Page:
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HP's Pwn2Own hacking contest targets browsers, plug-ins

23 January 2013

HP’s DVLabs Zero Day Initiative (ZDI) is gearing up for its annual hacking contest, Pwn2Own, with an expansion of scope beyond finding vulnerabilities in web browsers.

The competition will focus on finding, demonstrating and “responsibly disclosing” vulnerabilities in all the popular web browsers, as it has in the past – but will add a focus on applications in the form of browser plug-ins.

“Over the last several years, we have seen browser plug-in vulnerabilities become increasingly popular in exploit kits and malware,” said ZDI, in announcing the contest. “These vulnerabilities affect a large percentage of the Internet community and are quickly weaponized by attackers.”

The ZDI contest is slated to happen March 6–8 in Vancouver, during the CanSecWest 2013 conference. Google, which held a similar contest during the autumn 2012 CanSecWest event, is a sponsor.

The targets will be running on the latest, fully patched version of Windows 7 and 8, and OS X Mountain Lion. All targets will be installed in their default configurations. The first contestant to successfully compromise a selected target will win the prize for the category.

The vulnerabilities utilized in the attack must be unknown and not previously reported to the vendor. If a sandbox is present, a full sandbox escape is required to win. A given vulnerability may only be used once across all categories.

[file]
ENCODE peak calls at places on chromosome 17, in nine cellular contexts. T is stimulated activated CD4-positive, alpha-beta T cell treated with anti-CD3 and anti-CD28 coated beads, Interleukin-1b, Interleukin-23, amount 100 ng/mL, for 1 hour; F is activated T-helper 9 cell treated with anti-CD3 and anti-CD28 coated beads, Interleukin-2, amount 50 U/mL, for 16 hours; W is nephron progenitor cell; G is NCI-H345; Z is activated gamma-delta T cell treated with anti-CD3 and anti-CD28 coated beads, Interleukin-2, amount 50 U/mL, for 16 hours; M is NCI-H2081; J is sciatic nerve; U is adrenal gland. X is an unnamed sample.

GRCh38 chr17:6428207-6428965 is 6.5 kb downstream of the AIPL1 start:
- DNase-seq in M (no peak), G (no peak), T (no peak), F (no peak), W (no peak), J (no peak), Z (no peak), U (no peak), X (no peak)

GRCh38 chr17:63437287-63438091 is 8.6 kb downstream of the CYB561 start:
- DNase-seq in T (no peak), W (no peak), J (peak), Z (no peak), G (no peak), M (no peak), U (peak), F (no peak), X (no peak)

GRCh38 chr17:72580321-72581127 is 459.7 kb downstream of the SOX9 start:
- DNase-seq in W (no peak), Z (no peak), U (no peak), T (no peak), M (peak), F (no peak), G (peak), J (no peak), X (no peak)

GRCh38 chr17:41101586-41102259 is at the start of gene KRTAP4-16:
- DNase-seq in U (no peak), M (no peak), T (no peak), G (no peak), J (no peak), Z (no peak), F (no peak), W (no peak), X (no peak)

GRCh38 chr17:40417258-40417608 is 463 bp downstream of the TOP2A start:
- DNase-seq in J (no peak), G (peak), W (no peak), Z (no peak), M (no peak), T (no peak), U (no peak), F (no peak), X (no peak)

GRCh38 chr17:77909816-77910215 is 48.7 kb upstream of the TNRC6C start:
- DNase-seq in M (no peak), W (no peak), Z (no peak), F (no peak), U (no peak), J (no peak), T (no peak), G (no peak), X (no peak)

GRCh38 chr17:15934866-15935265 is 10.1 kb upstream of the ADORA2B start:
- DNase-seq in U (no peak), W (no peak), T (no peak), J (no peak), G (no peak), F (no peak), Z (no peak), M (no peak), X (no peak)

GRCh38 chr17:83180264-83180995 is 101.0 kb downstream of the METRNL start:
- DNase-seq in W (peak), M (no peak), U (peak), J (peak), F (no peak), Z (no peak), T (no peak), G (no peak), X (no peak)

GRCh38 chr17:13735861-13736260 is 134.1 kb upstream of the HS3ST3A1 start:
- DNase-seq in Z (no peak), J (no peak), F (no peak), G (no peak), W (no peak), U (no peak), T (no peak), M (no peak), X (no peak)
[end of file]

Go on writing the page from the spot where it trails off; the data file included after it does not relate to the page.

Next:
Upon successful demonstration of the exploit, the contestant will provide HP ZDI a fully functioning exploit and all the details of the vulnerability used in the attack. In the case that multiple vulnerabilities were exploited to gain code execution, details about all the vulnerabilities (memory corruption, infoleaks, escalations and so forth) leveraged and the sequence in which they are used must be provided to receive the prize money. The initial vulnerability utilized in the attack must be in the registered category.

In all, ZDI is offering more than half a million dollars in cash and prizes during the competition for vulnerabilities and exploitation techniques across many categories:

  • Web Browser
  • Google Chrome on Windows 7 ($100,000)
  • Microsoft Internet Explorer, either:
    • IE 10 on Windows 8 ($100,000)
    • IE 9 on Windows 7 ($75,000)
  • Mozilla Firefox on Windows 7 ($60,000)
  • Apple Safari on OS X Mountain Lion ($65,000)
  • Web Browser Plug-ins using Internet Explorer 9 on Windows 7
  • Adobe Reader XI ($70,000)
  • Adobe Flash ($70,000)
  • Oracle Java ($20,000)

Along with prize money, the contestant will receive the compromised laptop as a bonus.

This article is featured in:
Application Security  •  Industry News  •  Internet and Network Security  •  IT Forensics  •  Malware and Hardware Security  •  Security Training and Education

 

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